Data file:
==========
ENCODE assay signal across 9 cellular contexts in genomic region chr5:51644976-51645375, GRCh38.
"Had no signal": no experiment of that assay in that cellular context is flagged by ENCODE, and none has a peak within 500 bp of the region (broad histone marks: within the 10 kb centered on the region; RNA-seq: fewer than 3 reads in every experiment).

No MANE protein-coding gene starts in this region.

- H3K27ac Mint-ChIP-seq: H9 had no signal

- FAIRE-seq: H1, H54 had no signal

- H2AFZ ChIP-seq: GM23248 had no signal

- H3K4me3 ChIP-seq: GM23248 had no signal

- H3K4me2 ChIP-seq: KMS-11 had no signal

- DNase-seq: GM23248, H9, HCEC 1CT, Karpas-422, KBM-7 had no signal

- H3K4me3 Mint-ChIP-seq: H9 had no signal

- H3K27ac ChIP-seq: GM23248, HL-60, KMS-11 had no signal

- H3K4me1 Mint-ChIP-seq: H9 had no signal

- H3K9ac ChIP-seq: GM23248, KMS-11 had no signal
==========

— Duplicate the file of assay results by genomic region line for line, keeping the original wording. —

ENCODE assay signal across 9 cellular contexts in genomic region chr5:51644976-51645375, GRCh38.
"Had no signal": no experiment of that assay in that cellular context is flagged by ENCODE, and none has a peak within 500 bp of the region (broad histone marks: within the 10 kb centered on the region; RNA-seq: fewer than 3 reads in every experiment).

No MANE protein-coding gene starts in this region.

- H3K27ac Mint-ChIP-seq: H9 had no signal

- FAIRE-seq: H1, H54 had no signal

- H2AFZ ChIP-seq: GM23248 had no signal

- H3K4me3 ChIP-seq: GM23248 had no signal

- H3K4me2 ChIP-seq: KMS-11 had no signal

- DNase-seq: GM23248, H9, HCEC 1CT, Karpas-422, KBM-7 had no signal

- H3K4me3 Mint-ChIP-seq: H9 had no signal

- H3K27ac ChIP-seq: GM23248, HL-60, KMS-11 had no signal

- H3K4me1 Mint-ChIP-seq: H9 had no signal

- H3K9ac ChIP-seq: GM23248, KMS-11 had no signal